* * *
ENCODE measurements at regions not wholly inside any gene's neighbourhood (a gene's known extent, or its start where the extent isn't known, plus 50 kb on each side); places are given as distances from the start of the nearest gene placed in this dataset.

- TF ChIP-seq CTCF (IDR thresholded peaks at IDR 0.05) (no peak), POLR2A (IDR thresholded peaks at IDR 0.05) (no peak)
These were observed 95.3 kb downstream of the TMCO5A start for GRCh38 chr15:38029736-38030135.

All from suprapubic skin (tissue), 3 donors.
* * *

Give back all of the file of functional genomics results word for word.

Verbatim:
ENCODE measurements at regions not wholly inside any gene's neighbourhood (a gene's known extent, or its start where the extent isn't known, plus 50 kb on each side); places are given as distances from the start of the nearest gene placed in this dataset.

- TF ChIP-seq CTCF (IDR thresholded peaks at IDR 0.05) (no peak), POLR2A (IDR thresholded peaks at IDR 0.05) (no peak)
These were observed 95.3 kb downstream of the TMCO5A start for GRCh38 chr15:38029736-38030135.

All from suprapubic skin (tissue), 3 donors.